what is a microchip

What Is a Microchip and Does Your Pet Need One?

by Amy Smith - 8/30/19

Perhaps your pet came from a shelter and had a microchip already in place when you took him home. Perhaps you just acquired a new pet and your vet is recommending you get him microchipped. Not sure what’s involved? Find out what a microchip is and whether you should get one for your pet.

What Is a Microchip?

A microchip is a tiny electronic device encased in a glass cylinder about the size of a grain of rice that stores a unique identifying number for your pet. The microchip is embedded under your pet’s skin by injection, usually between the shoulder blades. This procedure does not require anesthesia and is similar to receiving a routine vaccination. The microchip doesn’t have its own battery. In order to transmit information, it must be interrogated by a scanner. When the microchip is scanned, the scanner reads your pet’s identifying number. The person reading the scanner can then search the number in the manufacturer’s database to find the owner information associated with that number. A microchip is not a GPS locator. It simply stores a number for your pet. In order for that number to match up to you as the owner, you must have submitted your personal information to the company that manufactured your pet’s microchip. Although there is no centralized database for these numbers, the American Animal Hospital Association provides a website on which you can enter a microchip number to search many manufacturers’ registries quickly.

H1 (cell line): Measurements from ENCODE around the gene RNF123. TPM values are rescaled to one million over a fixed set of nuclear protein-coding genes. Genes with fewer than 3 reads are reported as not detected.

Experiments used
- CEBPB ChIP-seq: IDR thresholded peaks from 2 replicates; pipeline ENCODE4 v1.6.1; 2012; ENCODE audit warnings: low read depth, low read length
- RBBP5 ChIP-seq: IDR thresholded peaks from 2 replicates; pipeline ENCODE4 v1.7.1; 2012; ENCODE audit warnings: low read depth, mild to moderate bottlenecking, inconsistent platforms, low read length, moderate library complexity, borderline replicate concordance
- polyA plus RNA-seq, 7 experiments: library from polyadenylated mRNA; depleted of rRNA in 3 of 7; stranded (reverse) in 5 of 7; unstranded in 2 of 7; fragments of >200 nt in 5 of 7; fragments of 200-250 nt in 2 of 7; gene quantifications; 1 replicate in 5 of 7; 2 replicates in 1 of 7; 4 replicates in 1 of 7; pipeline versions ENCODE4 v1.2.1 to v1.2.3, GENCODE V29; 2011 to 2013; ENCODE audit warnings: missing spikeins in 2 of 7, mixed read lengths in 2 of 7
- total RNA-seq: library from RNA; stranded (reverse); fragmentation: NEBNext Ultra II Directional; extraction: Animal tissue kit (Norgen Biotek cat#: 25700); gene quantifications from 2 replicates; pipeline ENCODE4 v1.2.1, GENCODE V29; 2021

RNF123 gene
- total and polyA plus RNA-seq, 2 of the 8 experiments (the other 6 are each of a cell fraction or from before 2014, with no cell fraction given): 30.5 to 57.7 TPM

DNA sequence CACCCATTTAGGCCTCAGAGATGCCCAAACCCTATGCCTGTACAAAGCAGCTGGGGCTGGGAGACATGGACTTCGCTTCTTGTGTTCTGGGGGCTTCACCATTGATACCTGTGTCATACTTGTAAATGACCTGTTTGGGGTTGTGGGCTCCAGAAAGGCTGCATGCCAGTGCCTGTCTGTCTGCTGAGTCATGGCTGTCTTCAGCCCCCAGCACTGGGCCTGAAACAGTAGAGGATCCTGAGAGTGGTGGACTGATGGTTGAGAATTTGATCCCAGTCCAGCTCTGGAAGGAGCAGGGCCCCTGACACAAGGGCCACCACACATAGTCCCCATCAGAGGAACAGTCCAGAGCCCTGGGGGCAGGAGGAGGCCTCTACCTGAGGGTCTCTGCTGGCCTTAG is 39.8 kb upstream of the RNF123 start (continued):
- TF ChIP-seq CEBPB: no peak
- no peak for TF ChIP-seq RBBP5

Why Use Microchipping?

The main benefit of having your pet microchipped is that it greatly increases your chance of recovering a pet that has run away or gotten lost or stolen. If your pet is picked up as a stray, most animal shelters and vet clinics will be able to scan him for a microchip, identify the number and find your contact information in the manufacturer’s database if you have kept this information up-to-date. AKC Reunite states that, “Pets with microchips are up to 20 times more likely to be reunited with their owners” than those without. An ASPCA survey shows that around 15 percent of pet owners have lost a cat or dog in the last five years, so it makes sense to take the simple step of microchipping to boost your chances of recovering your furry friend if he goes missing.

Drawbacks of Microchips

The downside of microchips in pets is minimal. Most microchip placements remain problem-free for an animal’s entire life. However, there is a small chance of problems, such as the microchip moving from the original site of injection. This is a minor problem, as vets and shelters will usually scan a stray animal’s entire body to make sure they haven’t missed a microchip. And because the chip is inserted just under the skin, there’s no chance it could migrate dangerously to an internal organ. In rare cases, the microchip site can develop an infection or a tumor, but the British Small Animal Veterinary Association, which maintains a database of adverse reactions to microchips, has only had 391 negative reactions out of a total 3.7 million microchipped animals. The problems with microchips are vanishingly small. The benefits are tangible and easy to come by. Ask your vet about microchipping your pet.

Amy Smith is a writer, specializing in family and parenting topics. She teaches English, Latin, and music at a private school and lives with her husband and five children on a small homestead in rural Pennsylvania.